Is there a self-treatment for panic attack or panic disorder? How to treat panic attacks?

 “Is there a self-treatment for panic attack or panic disorder? How to treat panic attacks?”

According to the Diagnostic and Statistical Manual of Mental Disorders (DSM-V), panic disorder is a form of anxiety disorder that is characterised by severe, frequent, and sudden panic attacks. Fear and anxiety are common responses to stressful circumstances and events. Panic disorders differ from normal fear and anxiety in that it is often severe and seems to strike out of nowhere. An individual suffering from panic disorder can exhibit symptoms such as intense terror, heavy breathing and a rapid heart rate. These attacks can occur suddenly and with no obvious cause, but they can also be accompanied by a triggering incident or circumstance.

What are panic attacks?

A panic attack is an acute surge of anxiety that comes on suddenly and it can be crippling and immobilising. Breathlessness, rapid heartbeat, feeling of dying are some symptoms of experiencing a panic attack. Panic attacks sometimes happen out of nowhere, without warning, and with no obvious reason. They can happen even when a person is calm or asleep. 

A panic attack may be one-time thing, however people often experience them repeatedly. A specific situation is often the cause of recurrent panic attacks. The panic-inducing condition is usually one in which you feel threatened and helpless, causing the fight or flight response in your body. The signs and symptoms of a panic attack appear suddenly, and they normally peak within 10 minutes. They rarely last longer than an hour, with the majority of panic attacks lasting for 20 to 30 minutes. Panic attacks can strike at any time and in any place.

Symptoms of Panic Disorder

Many people who suffer from panic disorder say they feel like they're having a heart attack or are about to die, and they have any or more of the following symptoms:

  1. Pain in the chest
  2. Feeling dizzy
  3. Extreme terror that strikes unexpectedly and without warning
  4. Numbness in the hands and feet
  5. Rapid breathing
  6. Pounding heartbeat
  7. Sweating
  8. Weakness
  9. Trembling or shaking

Panic disorder can cause significant disturbances in daily functioning and individuals find it difficult to deal with normal, everyday situations that can cause extreme panic and anxiety.

Symptoms of Panic Attacks

The signs and symptoms of a panic attack appear suddenly, and they normally peak within 10 minutes. They rarely last longer than an hour, with the majority of them lasting just 20 to 30 minutes. Panic attacks can strike at any time and in any place. Symptoms of a panic attack include:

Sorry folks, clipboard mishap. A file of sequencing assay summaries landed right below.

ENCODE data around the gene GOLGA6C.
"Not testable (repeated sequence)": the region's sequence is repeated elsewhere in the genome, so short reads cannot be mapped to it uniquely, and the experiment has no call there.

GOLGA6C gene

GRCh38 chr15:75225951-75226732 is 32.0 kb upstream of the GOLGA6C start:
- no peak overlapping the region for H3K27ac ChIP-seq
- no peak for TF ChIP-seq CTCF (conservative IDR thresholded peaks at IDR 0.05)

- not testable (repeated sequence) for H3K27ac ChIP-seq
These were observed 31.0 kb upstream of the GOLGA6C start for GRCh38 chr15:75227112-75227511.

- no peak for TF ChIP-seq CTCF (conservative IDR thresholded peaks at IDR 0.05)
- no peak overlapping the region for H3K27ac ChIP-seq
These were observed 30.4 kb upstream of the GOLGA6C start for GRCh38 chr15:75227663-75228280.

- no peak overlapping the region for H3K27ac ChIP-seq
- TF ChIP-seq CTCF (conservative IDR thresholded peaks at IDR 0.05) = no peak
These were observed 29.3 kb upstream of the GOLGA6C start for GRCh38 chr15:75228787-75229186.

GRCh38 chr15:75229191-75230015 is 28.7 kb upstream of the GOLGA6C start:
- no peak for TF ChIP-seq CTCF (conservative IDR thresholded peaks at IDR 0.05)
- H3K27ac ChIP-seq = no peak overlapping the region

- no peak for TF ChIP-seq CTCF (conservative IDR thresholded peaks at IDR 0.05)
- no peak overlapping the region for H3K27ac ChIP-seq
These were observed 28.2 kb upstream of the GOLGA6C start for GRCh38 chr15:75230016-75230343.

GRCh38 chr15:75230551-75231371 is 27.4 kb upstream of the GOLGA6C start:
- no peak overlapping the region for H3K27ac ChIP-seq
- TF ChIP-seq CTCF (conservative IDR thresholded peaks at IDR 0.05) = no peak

1. Hyperventilation or shortness of breath
  2. Heart palpitations
  3. Aching or stiffness in the chest
  4. Shaking , trembling
  5. Choking sensation
  6. Feeling out of touch with reality or disconnected from surroundings
  7. Sweating
  8. Nausea or stomachache
  9. Feeling light-headed, dizzy, or faint
  10. Feelings of numbness or tingling
  11. Hot or cold flashes
  12. Fear of dying, losing control, or going insane

The majority of panic attack signs are physical, and they can be so serious that people mistakenly believe they're having a heart attack. Many people who recover from panic attacks visit the hospital or the emergency department several times in an effort to seek help with what they feel is a life-threatening medical condition.

Is self-treatment possible for panic attacks or panic disorder?

To completely treat panic disorders by oneself is not possible, however, there are strategies that you can adopt to lessen or avoid panic attacks. These measures help relief and manage panic disorders. There are several behavioural habits and changes that have been shown to help people better deal with the effects of panic disorder, in addition to medicine and psychotherapy.

Tips on dealing with panic attacks

It's important to know that no matter how helpless or out of control you feel with your panic attacks, there are also things you can do to support yourself. The following self-help strategies will greatly assist you in overcoming panic attacks:

1.Learning about panic and anxiety:

This is a crucial first step and it enables you to comprehend what is going on in your body while you are stressed. Simply being more knowledgeable about panic will help you feel better. Learn about fear, panic disorder, and the fight-or-flight response that occurs during a panic attack. You'll discover that the impulses and emotions you get when you panic are normal and that you're not going insane. For all countries combined, the lifetime prevalence of panic attacks is 13.2%.

2.Smoking, alcohol, and caffeine should be avoided: